EOARC Newsletter - Fall 2022

A Note from Dave:

This fall has stayed busy for the faculty and staff at the Eastern Oregon Agricultural Research Center (EOARC).  We have completed, or are about to complete, numerous research projects associated with virtual fencing, mineral supplementation, effects of smoke exposure on cattle stress and production, and horse grazing and sage grouse habitat.  Our scientists presented research results at the Western Section of the American Society of Animal Science in Park City, UT in mid-September and many others will be presented in February at the Society for Range Management meeting in Boise, ID.  Lastly, EOARC faculty will be participating, along with the Animal and Rangeland Sciences Department and OSU Extension, in some educational programming at the Annual Oregon Cattlemen’s Association Meeting in Pendleton this coming January (Beef Quality Assurance; Low Stress Cattle Handling; Meat Grading; Where Subprimals Come from and What Goes in the Box; and Virtual Fence Technology for Strategic Land and Livestock Management).  We hope to see many of you there!!

Other recent outreach projects include:  EOARC Burns had a booth at the Harney County Fair in early-September and sponsored a taco dinner for all youth exhibitors after checking in their projects and after the livestock judging contest on the Wednesday evening of Fair.  Also, OSU faculty, including multiple representatives from EOARC, presented proposed research for funding to the Oregon Beef Council at their annual research meeting in Corvallis, OR in mid-October.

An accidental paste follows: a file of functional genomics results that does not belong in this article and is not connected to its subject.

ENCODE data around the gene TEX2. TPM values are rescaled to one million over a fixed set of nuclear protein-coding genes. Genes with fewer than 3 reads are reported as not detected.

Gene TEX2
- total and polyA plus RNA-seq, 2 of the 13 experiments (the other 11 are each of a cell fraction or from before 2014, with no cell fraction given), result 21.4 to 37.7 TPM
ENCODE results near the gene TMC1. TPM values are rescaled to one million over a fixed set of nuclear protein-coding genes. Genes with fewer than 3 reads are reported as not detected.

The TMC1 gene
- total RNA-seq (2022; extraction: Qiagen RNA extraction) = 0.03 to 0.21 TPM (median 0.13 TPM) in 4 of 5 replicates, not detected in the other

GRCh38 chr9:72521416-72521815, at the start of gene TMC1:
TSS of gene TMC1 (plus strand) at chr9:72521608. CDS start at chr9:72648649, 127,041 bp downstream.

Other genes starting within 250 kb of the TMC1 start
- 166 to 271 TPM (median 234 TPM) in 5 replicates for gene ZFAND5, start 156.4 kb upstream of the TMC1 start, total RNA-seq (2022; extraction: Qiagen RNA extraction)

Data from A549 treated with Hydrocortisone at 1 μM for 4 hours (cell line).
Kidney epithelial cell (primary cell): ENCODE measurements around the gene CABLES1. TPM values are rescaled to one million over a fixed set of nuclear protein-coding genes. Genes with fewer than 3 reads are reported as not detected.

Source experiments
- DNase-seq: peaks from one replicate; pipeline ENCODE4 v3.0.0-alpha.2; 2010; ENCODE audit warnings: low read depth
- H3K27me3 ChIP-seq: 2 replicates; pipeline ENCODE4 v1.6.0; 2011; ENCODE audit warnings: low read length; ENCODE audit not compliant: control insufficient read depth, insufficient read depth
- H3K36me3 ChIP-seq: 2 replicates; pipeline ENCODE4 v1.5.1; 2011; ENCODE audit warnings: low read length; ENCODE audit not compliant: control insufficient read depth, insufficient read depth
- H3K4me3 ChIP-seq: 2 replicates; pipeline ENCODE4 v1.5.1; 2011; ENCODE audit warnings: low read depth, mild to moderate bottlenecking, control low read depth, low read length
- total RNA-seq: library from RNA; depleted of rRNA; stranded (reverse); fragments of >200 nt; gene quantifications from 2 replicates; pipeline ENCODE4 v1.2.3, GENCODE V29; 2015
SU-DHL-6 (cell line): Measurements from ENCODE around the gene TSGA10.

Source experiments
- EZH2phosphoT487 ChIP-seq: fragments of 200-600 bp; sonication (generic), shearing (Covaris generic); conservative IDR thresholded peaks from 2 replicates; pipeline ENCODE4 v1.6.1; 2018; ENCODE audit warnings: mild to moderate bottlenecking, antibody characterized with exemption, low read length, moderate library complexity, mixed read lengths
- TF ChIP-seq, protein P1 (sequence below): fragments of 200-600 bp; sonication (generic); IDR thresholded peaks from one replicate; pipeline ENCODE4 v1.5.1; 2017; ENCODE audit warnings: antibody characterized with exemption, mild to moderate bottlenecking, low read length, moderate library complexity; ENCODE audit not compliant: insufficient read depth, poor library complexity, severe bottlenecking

I am excited to tell you about some updates for EOARC Burns.  First, Vanessa Schroeder was awarded the OSU Outstanding Faculty Research Assistant Award – a very prestigious university wide award.  More details are provided in a separate section on Vanessa and the award. Second, we were able to improve our internet connectivity by increasing capacity from 10 mb per second to over 1 gb per second (an increase of over 100 times the speed from what we had previously) thanks to support from the USDA-ARS and the College of Agricultural Sciences at OSU for a fiber-optic upgrade.  This has already had a tremendous impact on our productivity and ability to access large data sets, mapping through Geographic Information Systems, and participation in video conferences without connectivity issues.

Beginning in this issue of the newsletter, we will begin providing a “Stakeholder Spotlight”.  This edition features John O’Keeffe, a long-time supporter of EOARC and his story can be found later in the newsletter.  We will be reaching out to additional stakeholders who continue to support and advocate for EOARC Union and Burns in future editions.

If you have any comments or suggestions about what you would like to see in future editions of the newsletter please feel free to contact Shellie Tiller (shellie.tiller@oregonstate.edu) and she will work with us to try get all requests addressed.

I hope you are all well and we have a wet and cold winter!!!

David Bohnert
Director, Eastern Oregon Agricultural Research Center (Burns and Union Stations)
Oregon State University

A Note from Chad: